These Post covers and illustrations honor the land of the free and the home of the brave. Happy Independence Day!
George Gibbs painted over 40 covers for the Post during the first decade of the 20th century. He was a competent illustrator who could depict romanticized historical scenes and subjects to the taste of editor George Horace Lorimer.
Walter H. Everett created covers for the Post during a time when war dominated the magazine. Many of his covers feature soldiers and pirates and occasionally a beautiful woman.
Guernsey Moore illustrated the first colored cover for the Saturday Evening Post. In 1900, he illustrated new lettering for the Post’s masthead and in 1904 became the art editor of the magazine.
J.C. Leyendecker was only one of the four major artists from the first decade to continue illustrating Post covers after 1910. Over the course of the next decade, Leyendecker painted well over 100 covers for the magazine, including these patriotic Civil War veterans in 1913.
For several years, war influenced the covers of the Saturday Evening Post, and many were painted by J.C. Leyendecker. This 1918 cover of a colonial drummer was painted by Leyendecker despite his anti-war views, which he got to express with his famous New Year’s babies.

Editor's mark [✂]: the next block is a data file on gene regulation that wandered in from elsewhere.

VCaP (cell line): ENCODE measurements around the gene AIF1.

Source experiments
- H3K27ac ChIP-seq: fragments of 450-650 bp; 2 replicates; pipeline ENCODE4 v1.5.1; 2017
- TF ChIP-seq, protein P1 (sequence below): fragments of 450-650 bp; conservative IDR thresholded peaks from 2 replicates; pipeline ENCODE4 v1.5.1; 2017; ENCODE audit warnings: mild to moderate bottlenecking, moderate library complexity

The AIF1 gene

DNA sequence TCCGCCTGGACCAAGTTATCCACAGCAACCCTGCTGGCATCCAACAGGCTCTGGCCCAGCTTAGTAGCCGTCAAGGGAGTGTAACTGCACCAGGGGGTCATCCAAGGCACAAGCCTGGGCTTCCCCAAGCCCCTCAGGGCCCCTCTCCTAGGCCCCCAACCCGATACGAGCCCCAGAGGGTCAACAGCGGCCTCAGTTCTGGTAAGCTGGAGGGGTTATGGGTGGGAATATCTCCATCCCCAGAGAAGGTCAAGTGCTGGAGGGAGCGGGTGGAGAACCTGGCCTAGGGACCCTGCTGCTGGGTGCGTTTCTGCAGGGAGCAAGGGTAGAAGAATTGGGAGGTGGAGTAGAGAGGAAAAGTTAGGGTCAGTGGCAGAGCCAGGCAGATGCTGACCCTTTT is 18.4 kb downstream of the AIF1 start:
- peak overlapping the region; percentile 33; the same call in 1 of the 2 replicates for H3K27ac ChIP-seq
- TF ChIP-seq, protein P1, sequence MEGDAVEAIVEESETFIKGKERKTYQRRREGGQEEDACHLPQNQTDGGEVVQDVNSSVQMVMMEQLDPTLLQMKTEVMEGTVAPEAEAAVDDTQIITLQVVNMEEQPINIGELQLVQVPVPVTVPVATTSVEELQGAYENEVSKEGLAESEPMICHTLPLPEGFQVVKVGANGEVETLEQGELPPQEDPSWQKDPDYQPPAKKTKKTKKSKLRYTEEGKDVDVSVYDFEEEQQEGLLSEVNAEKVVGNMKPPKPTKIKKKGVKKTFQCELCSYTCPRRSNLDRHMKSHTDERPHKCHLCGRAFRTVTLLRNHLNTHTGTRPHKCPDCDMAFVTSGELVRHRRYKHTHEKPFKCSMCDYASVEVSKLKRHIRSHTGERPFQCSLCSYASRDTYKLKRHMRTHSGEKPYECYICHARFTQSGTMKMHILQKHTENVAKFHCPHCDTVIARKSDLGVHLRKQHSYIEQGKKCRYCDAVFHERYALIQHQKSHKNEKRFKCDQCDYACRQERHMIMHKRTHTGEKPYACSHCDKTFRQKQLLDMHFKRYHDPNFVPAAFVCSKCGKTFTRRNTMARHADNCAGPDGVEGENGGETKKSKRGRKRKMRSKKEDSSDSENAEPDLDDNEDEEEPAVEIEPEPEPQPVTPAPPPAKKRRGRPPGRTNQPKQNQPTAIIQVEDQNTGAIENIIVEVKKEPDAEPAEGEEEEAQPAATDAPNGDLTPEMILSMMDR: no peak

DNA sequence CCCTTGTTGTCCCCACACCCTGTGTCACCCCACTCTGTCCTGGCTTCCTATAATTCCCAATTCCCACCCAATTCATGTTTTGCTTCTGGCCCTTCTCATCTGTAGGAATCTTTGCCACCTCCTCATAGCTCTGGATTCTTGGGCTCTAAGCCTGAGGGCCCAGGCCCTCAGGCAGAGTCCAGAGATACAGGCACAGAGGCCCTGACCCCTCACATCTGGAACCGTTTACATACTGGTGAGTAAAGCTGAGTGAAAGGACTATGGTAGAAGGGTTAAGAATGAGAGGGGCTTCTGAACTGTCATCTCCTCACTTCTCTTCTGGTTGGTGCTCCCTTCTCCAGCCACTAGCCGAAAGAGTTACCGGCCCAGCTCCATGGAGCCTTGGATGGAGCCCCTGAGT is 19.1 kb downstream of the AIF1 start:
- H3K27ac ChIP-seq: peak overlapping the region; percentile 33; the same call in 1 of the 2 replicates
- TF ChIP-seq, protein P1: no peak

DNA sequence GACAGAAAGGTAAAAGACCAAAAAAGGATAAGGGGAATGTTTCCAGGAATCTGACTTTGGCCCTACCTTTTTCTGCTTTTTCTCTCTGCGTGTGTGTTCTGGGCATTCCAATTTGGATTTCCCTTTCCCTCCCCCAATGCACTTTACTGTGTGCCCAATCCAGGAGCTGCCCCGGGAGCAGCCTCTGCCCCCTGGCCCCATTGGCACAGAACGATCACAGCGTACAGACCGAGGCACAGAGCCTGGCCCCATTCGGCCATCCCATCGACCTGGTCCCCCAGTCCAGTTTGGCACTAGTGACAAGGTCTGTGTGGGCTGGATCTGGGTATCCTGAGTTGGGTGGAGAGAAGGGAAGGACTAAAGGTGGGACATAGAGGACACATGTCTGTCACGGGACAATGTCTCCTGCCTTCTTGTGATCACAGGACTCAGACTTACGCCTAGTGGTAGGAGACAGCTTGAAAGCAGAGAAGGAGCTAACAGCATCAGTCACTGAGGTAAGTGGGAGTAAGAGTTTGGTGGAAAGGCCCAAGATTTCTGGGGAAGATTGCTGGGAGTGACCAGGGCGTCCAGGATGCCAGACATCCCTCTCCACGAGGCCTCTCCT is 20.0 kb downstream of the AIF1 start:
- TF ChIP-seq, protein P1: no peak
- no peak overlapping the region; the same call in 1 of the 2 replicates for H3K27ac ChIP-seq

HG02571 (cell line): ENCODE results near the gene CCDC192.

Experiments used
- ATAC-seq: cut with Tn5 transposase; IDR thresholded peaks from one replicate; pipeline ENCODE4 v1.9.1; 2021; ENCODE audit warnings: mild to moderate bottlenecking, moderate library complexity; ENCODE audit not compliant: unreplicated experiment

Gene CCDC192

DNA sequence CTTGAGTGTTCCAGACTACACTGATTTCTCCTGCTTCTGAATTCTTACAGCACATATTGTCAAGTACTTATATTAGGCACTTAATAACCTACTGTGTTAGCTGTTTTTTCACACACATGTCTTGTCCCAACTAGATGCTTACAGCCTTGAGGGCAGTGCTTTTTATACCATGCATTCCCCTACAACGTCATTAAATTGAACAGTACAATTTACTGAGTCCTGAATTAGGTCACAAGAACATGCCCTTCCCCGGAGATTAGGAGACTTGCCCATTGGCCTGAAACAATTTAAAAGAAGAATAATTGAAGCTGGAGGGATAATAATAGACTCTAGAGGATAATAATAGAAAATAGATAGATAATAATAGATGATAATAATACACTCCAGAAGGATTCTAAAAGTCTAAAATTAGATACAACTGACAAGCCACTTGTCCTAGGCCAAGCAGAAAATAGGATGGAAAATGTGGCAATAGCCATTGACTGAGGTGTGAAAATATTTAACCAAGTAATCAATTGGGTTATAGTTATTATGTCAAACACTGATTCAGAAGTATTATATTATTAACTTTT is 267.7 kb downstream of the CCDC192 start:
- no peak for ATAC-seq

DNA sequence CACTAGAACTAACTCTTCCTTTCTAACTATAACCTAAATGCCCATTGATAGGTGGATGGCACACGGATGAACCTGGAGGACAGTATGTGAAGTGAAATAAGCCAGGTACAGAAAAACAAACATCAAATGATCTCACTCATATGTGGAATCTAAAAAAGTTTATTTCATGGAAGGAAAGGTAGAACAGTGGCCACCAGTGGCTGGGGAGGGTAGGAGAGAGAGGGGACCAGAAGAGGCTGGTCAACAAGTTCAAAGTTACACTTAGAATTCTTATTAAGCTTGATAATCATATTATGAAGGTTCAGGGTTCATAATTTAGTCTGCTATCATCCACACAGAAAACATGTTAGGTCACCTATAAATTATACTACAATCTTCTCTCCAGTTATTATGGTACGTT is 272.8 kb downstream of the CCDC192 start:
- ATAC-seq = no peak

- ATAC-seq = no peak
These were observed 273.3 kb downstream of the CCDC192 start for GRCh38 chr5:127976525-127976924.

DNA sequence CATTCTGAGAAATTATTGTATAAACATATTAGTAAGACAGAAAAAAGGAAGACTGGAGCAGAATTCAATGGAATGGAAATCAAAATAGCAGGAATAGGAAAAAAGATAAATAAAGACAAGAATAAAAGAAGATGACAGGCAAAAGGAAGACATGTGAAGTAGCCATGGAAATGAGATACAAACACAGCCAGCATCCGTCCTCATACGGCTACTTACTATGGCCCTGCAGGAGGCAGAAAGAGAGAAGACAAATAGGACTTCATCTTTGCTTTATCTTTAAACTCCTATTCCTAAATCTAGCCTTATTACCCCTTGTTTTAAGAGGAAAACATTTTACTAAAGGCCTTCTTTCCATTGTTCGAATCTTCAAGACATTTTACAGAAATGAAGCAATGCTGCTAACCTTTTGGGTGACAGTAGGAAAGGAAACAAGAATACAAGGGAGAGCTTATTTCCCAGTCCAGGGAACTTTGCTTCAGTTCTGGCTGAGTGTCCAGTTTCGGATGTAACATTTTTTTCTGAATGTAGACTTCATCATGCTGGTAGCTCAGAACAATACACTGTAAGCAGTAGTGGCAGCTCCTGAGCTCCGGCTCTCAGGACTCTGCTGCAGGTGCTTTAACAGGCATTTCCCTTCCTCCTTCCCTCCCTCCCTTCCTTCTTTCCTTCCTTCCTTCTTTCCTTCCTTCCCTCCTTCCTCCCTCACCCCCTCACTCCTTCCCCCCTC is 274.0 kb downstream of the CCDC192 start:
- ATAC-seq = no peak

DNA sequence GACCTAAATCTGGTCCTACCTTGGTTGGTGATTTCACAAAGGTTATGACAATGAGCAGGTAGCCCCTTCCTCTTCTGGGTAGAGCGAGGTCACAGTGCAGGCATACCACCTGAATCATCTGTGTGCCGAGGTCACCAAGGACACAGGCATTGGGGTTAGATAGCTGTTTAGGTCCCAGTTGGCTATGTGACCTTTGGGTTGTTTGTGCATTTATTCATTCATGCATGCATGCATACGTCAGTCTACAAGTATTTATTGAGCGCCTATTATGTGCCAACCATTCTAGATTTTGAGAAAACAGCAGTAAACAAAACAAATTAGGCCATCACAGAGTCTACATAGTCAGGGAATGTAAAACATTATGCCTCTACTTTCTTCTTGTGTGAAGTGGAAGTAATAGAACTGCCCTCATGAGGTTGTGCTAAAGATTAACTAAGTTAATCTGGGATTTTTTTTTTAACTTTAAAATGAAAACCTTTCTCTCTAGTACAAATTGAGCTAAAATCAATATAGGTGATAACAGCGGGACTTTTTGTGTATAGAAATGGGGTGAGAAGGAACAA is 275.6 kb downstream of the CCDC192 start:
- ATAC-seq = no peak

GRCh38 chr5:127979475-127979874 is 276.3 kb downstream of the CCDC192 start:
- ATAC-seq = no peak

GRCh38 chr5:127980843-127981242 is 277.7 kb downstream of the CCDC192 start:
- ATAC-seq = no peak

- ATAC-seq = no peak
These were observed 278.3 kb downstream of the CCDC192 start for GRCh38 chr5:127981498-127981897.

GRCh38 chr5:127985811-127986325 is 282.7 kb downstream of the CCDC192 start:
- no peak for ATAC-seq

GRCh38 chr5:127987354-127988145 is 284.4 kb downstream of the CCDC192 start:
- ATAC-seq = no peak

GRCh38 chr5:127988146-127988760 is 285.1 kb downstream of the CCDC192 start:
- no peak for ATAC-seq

J.C. Leyendecker experimented with a variety of subjects and attitudes, but his most noteworthy work marked and celebrated America’s holidays. He painted covers for several holidays from 1910-1919 and some, like the Fourth of July and the New Year, belonged to him almost exclusively.
This 1922 cover was created by one of the Post’s most well-known female artists, Ellen Pyle. Known for painting children and beautiful young women with a goal of capturing the “unaffected natural American type,” Pyle’s four children became models in most of her covers.
This Norman Rockwell Statue of Liberty is part of a more detailed illustration with Lady Liberty shooting from the sky like a meteor as onlookers watch from below.
John Clymer created 80 Saturday Evening Post covers from 1942-1962. He often painted patriotic scenes covering vast landscapes, making this close-up of the American flag something unique.
In 1945, Independence Hall was just across the way from the Post offices, and, more than any other structure, it is a symbol of American perseverance and love of liberty. Saalburg’s painting is a view of Independence Hall looking west. The building at the left is The American Philosophical Society. The Post‘s offices were directly behind the trees in the left foreground.
John Falter painted more than 120 covers for the Post. He loved to illustrate Midwestern Americana, which he perfectly captures in this idealized family reunion scene. After the Post started using photographs rather that illustrations on its covers, Falter turned to portrait painting and book illustration. Many of those had a patriotic bent as well: he illustrated a special edition of Carl Sandburg’s Abraham Lincoln – The Prairie Years and Houghton-Mifflin’s Mark Twain series.